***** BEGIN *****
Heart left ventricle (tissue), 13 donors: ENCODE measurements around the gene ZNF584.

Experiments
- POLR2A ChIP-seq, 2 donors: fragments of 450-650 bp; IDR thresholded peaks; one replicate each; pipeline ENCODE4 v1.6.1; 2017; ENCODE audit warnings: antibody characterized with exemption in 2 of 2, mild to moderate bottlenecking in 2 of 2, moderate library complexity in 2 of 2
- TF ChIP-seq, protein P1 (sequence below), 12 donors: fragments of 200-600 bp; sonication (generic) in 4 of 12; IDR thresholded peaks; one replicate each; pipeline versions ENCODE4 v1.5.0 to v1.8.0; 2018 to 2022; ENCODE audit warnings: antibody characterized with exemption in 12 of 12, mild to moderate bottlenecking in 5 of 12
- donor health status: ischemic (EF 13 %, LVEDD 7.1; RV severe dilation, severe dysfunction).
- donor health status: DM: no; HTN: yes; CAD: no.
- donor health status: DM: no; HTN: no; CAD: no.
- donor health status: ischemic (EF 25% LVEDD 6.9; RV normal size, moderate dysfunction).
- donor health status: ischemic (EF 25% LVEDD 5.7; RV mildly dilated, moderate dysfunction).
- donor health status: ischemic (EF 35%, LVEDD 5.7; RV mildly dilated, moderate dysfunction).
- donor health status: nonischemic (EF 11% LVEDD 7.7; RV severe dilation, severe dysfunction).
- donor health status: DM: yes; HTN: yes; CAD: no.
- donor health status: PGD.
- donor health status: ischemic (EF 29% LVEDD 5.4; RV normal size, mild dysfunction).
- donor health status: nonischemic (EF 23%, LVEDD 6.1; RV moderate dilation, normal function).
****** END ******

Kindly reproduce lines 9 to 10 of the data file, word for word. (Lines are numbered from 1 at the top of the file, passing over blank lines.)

- donor health status: ischemic (EF 25% LVEDD 5.7; RV mildly dilated, moderate dysfunction).
- donor health status: ischemic (EF 35%, LVEDD 5.7; RV mildly dilated, moderate dysfunction).